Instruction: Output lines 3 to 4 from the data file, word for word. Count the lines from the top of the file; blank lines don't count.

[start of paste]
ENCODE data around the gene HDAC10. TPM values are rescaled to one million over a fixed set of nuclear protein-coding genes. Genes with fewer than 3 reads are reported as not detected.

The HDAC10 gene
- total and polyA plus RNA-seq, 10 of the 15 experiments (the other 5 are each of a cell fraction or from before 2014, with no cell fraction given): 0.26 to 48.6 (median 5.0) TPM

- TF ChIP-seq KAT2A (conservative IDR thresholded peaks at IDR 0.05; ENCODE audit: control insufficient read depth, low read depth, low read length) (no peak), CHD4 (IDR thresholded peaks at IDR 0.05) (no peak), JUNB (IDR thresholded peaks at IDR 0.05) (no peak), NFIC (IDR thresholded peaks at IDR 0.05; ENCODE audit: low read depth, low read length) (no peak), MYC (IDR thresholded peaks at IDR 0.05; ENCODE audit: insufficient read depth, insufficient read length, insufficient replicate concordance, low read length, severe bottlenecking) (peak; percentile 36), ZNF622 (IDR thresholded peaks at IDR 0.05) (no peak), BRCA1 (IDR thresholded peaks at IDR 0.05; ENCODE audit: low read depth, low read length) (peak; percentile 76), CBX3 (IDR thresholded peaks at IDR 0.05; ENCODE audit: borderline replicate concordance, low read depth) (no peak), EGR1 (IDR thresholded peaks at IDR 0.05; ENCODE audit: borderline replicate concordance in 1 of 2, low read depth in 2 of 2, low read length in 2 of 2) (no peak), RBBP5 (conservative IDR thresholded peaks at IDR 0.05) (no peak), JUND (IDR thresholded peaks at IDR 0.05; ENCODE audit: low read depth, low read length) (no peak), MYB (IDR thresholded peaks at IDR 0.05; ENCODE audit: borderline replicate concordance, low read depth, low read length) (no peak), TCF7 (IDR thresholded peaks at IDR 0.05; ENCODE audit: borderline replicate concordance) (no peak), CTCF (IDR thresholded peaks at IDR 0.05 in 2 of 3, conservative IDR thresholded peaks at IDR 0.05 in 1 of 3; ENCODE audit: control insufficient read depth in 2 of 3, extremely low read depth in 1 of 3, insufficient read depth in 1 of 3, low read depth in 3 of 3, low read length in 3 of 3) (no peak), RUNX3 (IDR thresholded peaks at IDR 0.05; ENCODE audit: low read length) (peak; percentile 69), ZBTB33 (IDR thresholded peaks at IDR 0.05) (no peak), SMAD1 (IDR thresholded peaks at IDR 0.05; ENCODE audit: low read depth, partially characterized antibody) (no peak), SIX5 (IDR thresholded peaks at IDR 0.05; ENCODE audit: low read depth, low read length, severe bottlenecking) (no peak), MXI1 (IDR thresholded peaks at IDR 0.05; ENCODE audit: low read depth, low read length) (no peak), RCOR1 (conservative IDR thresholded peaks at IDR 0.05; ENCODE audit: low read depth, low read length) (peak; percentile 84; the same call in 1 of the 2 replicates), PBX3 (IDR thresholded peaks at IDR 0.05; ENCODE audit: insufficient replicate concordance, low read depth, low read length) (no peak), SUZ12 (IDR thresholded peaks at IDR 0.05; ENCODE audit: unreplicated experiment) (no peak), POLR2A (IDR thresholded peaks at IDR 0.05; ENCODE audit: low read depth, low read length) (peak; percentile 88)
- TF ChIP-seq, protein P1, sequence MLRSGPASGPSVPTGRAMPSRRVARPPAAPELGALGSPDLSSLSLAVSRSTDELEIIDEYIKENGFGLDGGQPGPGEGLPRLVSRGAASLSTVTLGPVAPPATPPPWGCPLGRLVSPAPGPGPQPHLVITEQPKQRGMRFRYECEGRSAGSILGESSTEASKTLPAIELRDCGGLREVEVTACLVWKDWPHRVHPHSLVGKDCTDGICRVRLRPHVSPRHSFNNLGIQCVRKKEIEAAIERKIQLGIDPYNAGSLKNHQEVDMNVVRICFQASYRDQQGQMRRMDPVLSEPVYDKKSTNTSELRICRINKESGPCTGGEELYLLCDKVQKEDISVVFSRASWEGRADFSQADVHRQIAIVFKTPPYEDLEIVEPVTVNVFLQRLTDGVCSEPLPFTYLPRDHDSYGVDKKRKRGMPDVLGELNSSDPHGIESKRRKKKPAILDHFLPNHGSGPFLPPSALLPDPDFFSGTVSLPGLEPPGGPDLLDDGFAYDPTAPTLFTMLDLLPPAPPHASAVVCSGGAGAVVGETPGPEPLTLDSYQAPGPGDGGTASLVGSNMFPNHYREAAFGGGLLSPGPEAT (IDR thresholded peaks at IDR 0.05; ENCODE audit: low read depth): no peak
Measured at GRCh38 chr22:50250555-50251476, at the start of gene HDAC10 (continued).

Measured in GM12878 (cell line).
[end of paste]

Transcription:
- total and polyA plus RNA-seq, 10 of the 15 experiments (the other 5 are each of a cell fraction or from before 2014, with no cell fraction given): 0.26 to 48.6 (median 5.0) TPM

- TF ChIP-seq KAT2A (conservative IDR thresholded peaks at IDR 0.05; ENCODE audit: control insufficient read depth, low read depth, low read length) (no peak), CHD4 (IDR thresholded peaks at IDR 0.05) (no peak), JUNB (IDR thresholded peaks at IDR 0.05) (no peak), NFIC (IDR thresholded peaks at IDR 0.05; ENCODE audit: low read depth, low read length) (no peak), MYC (IDR thresholded peaks at IDR 0.05; ENCODE audit: insufficient read depth, insufficient read length, insufficient replicate concordance, low read length, severe bottlenecking) (peak; percentile 36), ZNF622 (IDR thresholded peaks at IDR 0.05) (no peak), BRCA1 (IDR thresholded peaks at IDR 0.05; ENCODE audit: low read depth, low read length) (peak; percentile 76), CBX3 (IDR thresholded peaks at IDR 0.05; ENCODE audit: borderline replicate concordance, low read depth) (no peak), EGR1 (IDR thresholded peaks at IDR 0.05; ENCODE audit: borderline replicate concordance in 1 of 2, low read depth in 2 of 2, low read length in 2 of 2) (no peak), RBBP5 (conservative IDR thresholded peaks at IDR 0.05) (no peak), JUND (IDR thresholded peaks at IDR 0.05; ENCODE audit: low read depth, low read length) (no peak), MYB (IDR thresholded peaks at IDR 0.05; ENCODE audit: borderline replicate concordance, low read depth, low read length) (no peak), TCF7 (IDR thresholded peaks at IDR 0.05; ENCODE audit: borderline replicate concordance) (no peak), CTCF (IDR thresholded peaks at IDR 0.05 in 2 of 3, conservative IDR thresholded peaks at IDR 0.05 in 1 of 3; ENCODE audit: control insufficient read depth in 2 of 3, extremely low read depth in 1 of 3, insufficient read depth in 1 of 3, low read depth in 3 of 3, low read length in 3 of 3) (no peak), RUNX3 (IDR thresholded peaks at IDR 0.05; ENCODE audit: low read length) (peak; percentile 69), ZBTB33 (IDR thresholded peaks at IDR 0.05) (no peak), SMAD1 (IDR thresholded peaks at IDR 0.05; ENCODE audit: low read depth, partially characterized antibody) (no peak), SIX5 (IDR thresholded peaks at IDR 0.05; ENCODE audit: low read depth, low read length, severe bottlenecking) (no peak), MXI1 (IDR thresholded peaks at IDR 0.05; ENCODE audit: low read depth, low read length) (no peak), RCOR1 (conservative IDR thresholded peaks at IDR 0.05; ENCODE audit: low read depth, low read length) (peak; percentile 84; the same call in 1 of the 2 replicates), PBX3 (IDR thresholded peaks at IDR 0.05; ENCODE audit: insufficient replicate concordance, low read depth, low read length) (no peak), SUZ12 (IDR thresholded peaks at IDR 0.05; ENCODE audit: unreplicated experiment) (no peak), POLR2A (IDR thresholded peaks at IDR 0.05; ENCODE audit: low read depth, low read length) (peak; percentile 88)